Fiset believes that when companies destroy a forest, they can easily make up for what they have lost by planting more trees in the place of the old ones (Fiset). When loggers cut down trees, they can’t just plant more trees and leave it at that. There are many different types of trees in a single forest and it takes hundreds of years to create a voluminous forest that largely supports biodiversity and all the wildlife that inhabits it. Usually when forests are destroyed, companies only plant one or two species of trees to compensate for what they removed. Some animals need a specific tree to live or raise a family. When people plant only a single tree, it can be difficult for them to adapt, eventually causing extinction. When natural habitats are destroyed into nothing, most of the animals are killed in the process or some of them escape. However, when the animals return, their home is completely gone. For example, many birds that had nests in different types of trees that were destroyed now have to raise their family in an open field only looking for a predator to eat this offspring of birds. This is because they cannot adapt quickly enough to support themselves on this new tree. When a species goes extinct, there is no going back. Once they’re gone, they’re gone forever.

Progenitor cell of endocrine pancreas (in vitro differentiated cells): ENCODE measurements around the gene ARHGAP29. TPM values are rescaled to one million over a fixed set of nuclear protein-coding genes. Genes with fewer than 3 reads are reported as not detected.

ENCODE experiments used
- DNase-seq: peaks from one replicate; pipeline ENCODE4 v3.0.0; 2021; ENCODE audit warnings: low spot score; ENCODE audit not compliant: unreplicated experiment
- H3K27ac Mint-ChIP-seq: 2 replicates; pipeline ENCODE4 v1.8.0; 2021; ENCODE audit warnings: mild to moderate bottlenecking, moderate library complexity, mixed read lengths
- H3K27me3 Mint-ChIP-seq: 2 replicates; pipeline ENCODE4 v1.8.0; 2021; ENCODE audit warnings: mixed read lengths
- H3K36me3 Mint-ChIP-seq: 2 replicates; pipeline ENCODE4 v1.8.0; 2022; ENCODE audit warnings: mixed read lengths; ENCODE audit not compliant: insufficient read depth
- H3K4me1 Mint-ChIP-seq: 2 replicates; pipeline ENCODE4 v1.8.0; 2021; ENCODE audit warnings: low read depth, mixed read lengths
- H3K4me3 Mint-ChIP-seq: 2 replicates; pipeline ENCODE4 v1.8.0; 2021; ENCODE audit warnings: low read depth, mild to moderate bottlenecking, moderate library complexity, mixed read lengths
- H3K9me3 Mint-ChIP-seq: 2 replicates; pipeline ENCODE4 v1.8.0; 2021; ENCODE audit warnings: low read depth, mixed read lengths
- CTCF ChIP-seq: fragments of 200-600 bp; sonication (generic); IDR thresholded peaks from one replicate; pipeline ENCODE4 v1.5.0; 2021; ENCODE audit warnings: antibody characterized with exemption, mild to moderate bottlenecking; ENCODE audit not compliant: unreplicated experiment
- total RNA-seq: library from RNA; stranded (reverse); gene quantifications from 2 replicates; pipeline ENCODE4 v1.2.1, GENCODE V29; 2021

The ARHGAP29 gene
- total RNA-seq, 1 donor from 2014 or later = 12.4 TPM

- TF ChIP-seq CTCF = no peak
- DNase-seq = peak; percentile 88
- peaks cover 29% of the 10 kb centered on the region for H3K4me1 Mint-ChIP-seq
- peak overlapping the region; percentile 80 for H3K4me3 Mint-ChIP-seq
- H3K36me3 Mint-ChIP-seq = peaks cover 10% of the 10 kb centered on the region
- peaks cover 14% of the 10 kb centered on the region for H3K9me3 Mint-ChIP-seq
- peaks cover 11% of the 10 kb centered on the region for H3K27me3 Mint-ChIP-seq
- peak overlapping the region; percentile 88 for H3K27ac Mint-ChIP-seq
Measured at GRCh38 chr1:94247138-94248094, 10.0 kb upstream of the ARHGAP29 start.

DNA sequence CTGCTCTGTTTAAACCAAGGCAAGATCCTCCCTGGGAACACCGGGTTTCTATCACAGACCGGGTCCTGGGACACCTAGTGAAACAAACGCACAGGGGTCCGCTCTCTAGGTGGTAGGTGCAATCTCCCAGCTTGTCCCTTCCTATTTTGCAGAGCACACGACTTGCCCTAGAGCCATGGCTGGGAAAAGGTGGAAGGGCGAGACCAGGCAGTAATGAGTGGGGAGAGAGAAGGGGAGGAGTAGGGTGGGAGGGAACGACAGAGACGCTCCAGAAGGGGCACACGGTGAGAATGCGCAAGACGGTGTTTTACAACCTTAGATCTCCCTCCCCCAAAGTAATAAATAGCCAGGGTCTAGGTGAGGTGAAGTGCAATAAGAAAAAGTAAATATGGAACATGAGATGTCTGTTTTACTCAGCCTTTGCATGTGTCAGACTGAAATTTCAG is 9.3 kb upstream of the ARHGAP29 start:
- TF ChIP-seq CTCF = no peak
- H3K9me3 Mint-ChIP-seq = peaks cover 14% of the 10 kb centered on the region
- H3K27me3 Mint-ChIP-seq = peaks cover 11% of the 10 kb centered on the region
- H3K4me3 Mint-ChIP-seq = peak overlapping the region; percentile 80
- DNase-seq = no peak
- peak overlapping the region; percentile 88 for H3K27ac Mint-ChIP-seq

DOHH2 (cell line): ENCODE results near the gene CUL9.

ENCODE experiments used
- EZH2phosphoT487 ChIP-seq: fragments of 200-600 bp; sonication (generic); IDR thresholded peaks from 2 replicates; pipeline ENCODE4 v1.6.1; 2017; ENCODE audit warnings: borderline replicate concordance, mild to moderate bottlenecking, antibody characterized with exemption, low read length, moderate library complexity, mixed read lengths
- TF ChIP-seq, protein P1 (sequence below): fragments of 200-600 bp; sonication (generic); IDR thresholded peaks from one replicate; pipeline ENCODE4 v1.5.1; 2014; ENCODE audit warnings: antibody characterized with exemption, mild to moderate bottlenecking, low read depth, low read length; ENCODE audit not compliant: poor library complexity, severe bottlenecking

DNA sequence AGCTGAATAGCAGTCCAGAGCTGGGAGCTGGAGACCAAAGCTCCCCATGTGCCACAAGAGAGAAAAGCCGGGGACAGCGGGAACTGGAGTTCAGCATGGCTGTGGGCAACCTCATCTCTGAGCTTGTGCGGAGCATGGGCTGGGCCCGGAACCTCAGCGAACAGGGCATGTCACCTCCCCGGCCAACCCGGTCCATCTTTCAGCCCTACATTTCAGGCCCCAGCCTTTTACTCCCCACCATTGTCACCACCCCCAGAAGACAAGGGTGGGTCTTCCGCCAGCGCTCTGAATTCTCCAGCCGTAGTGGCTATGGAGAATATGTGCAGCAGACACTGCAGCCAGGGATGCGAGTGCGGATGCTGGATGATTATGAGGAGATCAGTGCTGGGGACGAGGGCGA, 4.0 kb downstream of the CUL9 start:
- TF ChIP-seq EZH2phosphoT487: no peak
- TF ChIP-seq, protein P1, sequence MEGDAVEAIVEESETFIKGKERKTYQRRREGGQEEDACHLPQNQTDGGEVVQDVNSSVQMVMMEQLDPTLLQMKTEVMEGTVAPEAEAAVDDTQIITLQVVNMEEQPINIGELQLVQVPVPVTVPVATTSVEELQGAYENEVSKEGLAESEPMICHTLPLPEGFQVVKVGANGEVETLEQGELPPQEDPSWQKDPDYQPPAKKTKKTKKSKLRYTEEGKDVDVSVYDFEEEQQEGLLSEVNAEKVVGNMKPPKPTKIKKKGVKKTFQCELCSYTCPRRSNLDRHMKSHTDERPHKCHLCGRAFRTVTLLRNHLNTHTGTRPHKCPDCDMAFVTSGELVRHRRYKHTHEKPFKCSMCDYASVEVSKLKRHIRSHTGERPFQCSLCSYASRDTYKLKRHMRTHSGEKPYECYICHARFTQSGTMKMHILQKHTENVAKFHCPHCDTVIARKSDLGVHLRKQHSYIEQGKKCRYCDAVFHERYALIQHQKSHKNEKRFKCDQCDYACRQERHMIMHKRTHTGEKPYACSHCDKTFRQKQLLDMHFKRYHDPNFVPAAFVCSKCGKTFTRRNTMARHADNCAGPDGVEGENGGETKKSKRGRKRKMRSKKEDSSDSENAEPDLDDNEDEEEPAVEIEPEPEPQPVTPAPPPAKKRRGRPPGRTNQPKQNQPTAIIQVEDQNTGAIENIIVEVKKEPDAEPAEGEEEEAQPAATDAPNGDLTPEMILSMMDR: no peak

The last claim she makes is that the destruction of forests can help find more natural resources, such as oil, natural gas, and coal (Tribes). The automotive industry is starting a new revolution with more fuel efficient and environmentally friendly cars. The United States is slowly shifting away from natural, non-renewable resources. The effects of burning coal greatly contributed to global warming with a dramatic decrease in O-ZONE levels, which protect the Earth from the sun’s harmful UV rays. As a result, coal is not the main thing we should be looking for. There are many other ways of electricity. There is wind power, solar power, geothermal power, hydropower and tidal wave power. All of these energy sources do not require natural resources, and all are renewable and cause little or no harm to the Earth. If deforestation continues on the way it is going, then many other species will decline.